Exploration firm Circle Oil has said it may explore a number of funding options to safeguard its financial stability in the current depressed oil price environment.
The company, which is active in northern Africa, yesterday posted an operating profit of almost €5.5m for the first half of 2015, down from €12.3m for the same period last year.
Circle incurred significant costs drilling offshore Tunisia and Oman which have materially impacted its cash resources.
However, Circle’s producing assets are generating good cashflow and the company has reached agreement to extend the terms and maturation of its current lending facilities.
In its interim results presentation yesterday the company said it continues to review its overall capital structure, so that it is “better positioned to take advantage of the opportunities it believes will arise in this lower oil price environment”.
“Like many exploration and production companies, the group’s overall financial position continues to be challenging,” said Circle’s chief executive, Mitch Flegg, who said management is evaluating the company’s capital structure to ensure it is appropriate for Circle’s operational objectives.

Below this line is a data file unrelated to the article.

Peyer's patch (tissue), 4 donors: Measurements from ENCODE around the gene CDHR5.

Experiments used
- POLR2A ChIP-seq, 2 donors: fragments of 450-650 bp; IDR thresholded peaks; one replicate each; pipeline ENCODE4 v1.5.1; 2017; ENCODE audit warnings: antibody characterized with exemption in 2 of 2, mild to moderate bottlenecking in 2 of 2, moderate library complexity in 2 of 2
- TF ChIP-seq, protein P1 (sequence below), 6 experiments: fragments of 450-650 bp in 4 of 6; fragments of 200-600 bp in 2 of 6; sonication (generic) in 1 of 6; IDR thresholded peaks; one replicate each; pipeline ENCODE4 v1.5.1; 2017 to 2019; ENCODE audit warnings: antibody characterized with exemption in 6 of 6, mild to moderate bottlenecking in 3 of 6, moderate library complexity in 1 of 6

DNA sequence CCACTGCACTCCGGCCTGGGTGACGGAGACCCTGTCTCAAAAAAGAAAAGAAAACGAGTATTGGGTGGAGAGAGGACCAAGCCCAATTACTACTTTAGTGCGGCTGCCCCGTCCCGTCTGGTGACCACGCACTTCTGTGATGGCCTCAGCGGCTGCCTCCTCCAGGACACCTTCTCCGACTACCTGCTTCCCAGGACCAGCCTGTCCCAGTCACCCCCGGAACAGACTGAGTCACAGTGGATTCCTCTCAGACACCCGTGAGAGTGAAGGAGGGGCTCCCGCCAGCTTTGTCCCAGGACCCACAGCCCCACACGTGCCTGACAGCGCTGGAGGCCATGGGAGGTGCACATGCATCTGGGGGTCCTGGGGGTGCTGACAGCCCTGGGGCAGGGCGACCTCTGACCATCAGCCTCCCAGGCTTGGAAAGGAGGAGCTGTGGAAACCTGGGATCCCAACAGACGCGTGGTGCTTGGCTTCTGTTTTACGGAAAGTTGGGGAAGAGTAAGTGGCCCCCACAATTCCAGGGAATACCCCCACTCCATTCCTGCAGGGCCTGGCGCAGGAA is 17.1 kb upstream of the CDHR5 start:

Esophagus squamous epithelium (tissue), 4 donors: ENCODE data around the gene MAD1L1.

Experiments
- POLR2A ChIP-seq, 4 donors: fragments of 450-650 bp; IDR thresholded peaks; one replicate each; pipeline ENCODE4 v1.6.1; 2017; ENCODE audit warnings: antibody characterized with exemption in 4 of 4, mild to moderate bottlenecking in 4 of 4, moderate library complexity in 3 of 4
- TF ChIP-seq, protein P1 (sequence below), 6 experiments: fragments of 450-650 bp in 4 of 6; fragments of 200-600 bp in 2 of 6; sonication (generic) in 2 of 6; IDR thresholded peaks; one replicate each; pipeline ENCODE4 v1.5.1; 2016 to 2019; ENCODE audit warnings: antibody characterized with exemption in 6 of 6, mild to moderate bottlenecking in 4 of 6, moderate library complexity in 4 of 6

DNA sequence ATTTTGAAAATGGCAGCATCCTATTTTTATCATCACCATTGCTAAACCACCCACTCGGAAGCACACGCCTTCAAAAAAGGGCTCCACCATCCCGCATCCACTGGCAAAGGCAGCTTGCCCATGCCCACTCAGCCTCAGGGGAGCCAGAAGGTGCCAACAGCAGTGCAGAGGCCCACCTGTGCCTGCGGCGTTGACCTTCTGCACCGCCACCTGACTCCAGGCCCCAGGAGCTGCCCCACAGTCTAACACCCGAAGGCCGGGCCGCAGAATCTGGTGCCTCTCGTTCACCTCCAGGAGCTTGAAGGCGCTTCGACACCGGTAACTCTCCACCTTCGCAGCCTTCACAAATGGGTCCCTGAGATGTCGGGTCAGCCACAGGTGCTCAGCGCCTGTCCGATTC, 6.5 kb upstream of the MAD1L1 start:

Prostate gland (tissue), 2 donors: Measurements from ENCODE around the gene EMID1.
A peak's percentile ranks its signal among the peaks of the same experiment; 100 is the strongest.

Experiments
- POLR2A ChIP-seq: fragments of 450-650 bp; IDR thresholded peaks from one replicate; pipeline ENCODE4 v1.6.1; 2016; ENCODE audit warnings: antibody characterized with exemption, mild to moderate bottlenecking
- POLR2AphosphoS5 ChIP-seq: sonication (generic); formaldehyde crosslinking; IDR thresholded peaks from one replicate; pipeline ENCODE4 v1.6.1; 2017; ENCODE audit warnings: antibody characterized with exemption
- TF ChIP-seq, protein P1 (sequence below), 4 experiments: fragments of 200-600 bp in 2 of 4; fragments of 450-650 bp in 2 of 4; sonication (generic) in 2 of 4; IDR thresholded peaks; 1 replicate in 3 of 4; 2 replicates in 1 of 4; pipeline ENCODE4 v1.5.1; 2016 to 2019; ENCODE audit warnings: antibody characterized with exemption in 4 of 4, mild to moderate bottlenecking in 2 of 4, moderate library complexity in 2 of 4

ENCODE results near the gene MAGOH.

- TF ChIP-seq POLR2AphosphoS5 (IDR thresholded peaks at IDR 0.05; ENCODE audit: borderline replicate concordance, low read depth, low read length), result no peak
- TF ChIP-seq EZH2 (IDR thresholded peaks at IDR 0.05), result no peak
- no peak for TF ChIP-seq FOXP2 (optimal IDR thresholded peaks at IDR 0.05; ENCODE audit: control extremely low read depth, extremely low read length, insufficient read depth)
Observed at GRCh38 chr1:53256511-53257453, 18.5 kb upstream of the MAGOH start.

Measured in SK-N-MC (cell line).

“This may still result in the group exploring potential funding options, including but not limited to financing opportunities or farm-outs.
"These actions are directed at ensuring that the group is able to remain profitable in a sustained lower oil price environment and better positioned to selectively pursue opportunities in its areas of focus,” he added.
Earlier this year, at Circle’s AGM, Mr Flegg said the company was hopeful of landing a farm-out/ development partner for its highly-rated Mahdia permit, off the coast of Tunisia, by the end of this year.
He told analysts yesterday that an extension to the permit to early 2018 gives Circle more time in which to find a partner, but that management is hopeful.
The Irish firm is looking for a partner to carry the costs of two drilling wells at the prospect.
Circle spent around €49m drilling at Mahdia last year and is unwilling to expose itself to such costs again.
However, it will keep some material interest in the asset, as Mahdia is seen as a potentially transformative find, with an estimated 100 million barrels of recoverable oil. That is significantly higher than Circle’s existing proven and probable reserves.
Circle has also reiterated its intentions to run the rule over acquisition opportunities elsewhere in northern Africa.
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